IMR Press / FBL / Volume 12 / Issue 3 / DOI: 10.2741/2115

Frontiers in Bioscience-Landmark (FBL) is published by IMR Press from Volume 26 Issue 5 (2021). Previous articles were published by another publisher on a subscription basis, and they are hosted by IMR Press on as a courtesy and upon agreement with Frontiers in Bioscience.

Marine invertebrate mitochondria and oxidative stress
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1 Physical Chemistry-PRALIB, School of Pharmacy and Biochemistry, University of Buenos Aires, Buenos Aires, Argentina
2 Alfred Wegener Institute for Polar and Marine Research, Dept. Marine Animal Physiology and Function , D-27570 Bremerhaven, Germany
Front. Biosci. (Landmark Ed) 2007, 12(3), 933–946;
Published: 1 January 2007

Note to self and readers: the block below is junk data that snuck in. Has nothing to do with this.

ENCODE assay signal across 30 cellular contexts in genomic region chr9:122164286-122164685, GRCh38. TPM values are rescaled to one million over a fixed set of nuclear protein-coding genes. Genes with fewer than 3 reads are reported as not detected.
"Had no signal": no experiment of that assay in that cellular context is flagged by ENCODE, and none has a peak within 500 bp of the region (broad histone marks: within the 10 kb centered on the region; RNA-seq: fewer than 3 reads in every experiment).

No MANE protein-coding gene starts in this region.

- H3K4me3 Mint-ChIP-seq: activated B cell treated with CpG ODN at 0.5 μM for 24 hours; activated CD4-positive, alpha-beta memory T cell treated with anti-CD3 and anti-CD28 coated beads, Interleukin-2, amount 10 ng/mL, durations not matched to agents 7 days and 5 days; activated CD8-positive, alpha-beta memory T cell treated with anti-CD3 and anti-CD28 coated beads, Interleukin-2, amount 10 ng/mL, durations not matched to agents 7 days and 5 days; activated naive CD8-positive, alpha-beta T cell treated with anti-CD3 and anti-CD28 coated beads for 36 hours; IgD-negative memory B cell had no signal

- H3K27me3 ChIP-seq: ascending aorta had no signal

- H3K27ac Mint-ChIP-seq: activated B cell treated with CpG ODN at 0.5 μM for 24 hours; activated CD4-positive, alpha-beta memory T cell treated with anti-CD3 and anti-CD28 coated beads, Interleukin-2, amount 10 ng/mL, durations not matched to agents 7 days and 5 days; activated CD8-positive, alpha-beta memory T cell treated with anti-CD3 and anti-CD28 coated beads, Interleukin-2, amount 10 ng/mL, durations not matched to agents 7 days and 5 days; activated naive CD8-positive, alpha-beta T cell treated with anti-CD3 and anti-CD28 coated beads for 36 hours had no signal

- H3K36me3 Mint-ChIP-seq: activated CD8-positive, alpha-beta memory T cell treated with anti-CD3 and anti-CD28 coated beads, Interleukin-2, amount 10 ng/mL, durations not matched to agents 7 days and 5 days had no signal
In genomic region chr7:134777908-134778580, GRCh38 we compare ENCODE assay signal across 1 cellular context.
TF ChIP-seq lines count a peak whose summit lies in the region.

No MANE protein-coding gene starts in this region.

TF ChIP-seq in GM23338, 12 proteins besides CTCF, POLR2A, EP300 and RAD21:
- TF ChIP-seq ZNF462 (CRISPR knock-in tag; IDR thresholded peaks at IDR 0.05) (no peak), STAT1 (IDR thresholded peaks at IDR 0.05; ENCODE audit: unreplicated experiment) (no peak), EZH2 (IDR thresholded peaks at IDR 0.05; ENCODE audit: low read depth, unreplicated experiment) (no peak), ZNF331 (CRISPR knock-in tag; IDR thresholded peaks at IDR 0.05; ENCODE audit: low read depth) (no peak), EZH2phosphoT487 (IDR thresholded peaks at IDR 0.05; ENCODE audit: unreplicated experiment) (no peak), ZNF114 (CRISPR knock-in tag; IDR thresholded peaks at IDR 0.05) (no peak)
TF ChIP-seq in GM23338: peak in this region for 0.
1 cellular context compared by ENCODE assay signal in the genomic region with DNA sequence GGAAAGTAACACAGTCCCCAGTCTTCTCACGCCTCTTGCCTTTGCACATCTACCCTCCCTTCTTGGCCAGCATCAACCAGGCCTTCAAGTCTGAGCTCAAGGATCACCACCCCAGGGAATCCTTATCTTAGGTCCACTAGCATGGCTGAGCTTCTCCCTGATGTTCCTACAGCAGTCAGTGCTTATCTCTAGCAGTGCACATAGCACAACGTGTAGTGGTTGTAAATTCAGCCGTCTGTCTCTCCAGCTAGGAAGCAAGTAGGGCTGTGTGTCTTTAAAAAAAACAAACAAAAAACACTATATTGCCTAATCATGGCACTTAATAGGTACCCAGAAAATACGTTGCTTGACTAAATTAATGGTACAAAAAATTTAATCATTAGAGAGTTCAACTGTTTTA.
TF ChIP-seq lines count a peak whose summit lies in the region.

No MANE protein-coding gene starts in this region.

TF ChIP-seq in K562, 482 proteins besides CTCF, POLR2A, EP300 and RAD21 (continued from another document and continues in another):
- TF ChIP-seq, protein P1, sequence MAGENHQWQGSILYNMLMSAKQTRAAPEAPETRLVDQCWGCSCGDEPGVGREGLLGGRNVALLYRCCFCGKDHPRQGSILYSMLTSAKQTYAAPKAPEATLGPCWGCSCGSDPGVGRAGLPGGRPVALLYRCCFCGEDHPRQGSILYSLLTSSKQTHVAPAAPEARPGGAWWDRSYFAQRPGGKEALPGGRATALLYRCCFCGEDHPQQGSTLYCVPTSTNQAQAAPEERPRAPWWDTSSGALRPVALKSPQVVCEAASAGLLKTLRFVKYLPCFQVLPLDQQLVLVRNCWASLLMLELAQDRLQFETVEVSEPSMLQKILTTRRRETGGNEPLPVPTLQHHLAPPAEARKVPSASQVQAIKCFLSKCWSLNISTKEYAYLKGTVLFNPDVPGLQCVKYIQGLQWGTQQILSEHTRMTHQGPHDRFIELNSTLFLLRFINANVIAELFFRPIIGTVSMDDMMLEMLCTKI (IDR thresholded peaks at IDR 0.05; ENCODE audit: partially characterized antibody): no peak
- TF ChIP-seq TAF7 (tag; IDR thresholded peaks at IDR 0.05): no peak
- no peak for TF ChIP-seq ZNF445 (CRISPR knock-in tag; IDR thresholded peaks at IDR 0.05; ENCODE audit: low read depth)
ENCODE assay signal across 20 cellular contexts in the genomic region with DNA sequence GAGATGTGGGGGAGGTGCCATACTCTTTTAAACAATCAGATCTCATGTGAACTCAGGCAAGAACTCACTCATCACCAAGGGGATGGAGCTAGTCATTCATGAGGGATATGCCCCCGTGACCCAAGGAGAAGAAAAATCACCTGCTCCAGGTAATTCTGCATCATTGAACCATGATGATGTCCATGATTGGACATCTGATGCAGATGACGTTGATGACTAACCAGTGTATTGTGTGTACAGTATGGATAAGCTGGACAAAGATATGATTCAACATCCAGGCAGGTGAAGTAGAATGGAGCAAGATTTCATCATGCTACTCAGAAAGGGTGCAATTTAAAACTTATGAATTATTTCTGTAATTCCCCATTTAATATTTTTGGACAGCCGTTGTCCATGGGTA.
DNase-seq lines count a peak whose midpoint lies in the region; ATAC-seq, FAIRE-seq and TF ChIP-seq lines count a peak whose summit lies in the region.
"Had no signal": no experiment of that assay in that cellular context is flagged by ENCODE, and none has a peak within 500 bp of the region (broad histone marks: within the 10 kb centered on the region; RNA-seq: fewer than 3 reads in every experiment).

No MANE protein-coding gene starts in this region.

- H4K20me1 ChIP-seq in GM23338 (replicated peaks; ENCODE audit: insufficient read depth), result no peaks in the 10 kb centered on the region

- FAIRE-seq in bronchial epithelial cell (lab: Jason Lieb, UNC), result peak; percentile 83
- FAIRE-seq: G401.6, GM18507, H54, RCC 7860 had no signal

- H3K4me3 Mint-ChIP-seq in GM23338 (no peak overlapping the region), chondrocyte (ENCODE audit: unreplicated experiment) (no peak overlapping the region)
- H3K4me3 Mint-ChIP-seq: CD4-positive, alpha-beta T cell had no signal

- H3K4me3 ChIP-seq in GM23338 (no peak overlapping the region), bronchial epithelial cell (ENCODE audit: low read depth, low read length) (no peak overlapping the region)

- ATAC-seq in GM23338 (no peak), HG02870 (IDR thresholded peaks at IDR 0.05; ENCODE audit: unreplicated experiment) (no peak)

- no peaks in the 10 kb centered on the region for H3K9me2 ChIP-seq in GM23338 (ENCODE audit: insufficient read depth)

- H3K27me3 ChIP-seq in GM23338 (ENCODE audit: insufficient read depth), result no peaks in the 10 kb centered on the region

The marine environment confronts its inhabitants with a wide variety of O2 concentrations, as well as with fluctuations of small scale local O2 availability over time. This review analyzes the respiratory response of marine animal ectotherms to fluctuating environmental O2 availability in their specific habitats and reactive O2 species generation under environmental stress, with a special emphasis on temperature. Specifically we compare mitochondrial functioning and reactive O2 species formation in these animals to what is known from endothermal, mammalian species. Among the strategies employed by marine invertebrates to maintain tissue PO2 low and within tolerable margins, the possible role of mitochondrial oxyconformity to control cellular PO2 in water breathers is discussed. Mitochondrial generation of reactive O2 species in ectotherms has been shown to depend on the magnitude of the mitochondrial membrane potential and the mitochondrial H+ leak. Alternative mitochondrial oxidases are described in marine ectotherms and might add to ameliorate reactive O2 species formation. The effect of nitric oxide, which in mammals controls the reduction state of the electron transport by lowering cytochrome oxidase O2 affinity, remains to be investigated in marine invertebrates. A new concept is proposed, showing how the cross talk of reactive O2 species in metabolically low marine invertebrates could support their outstanding hypoxia tolerance under non-stressed conditions.

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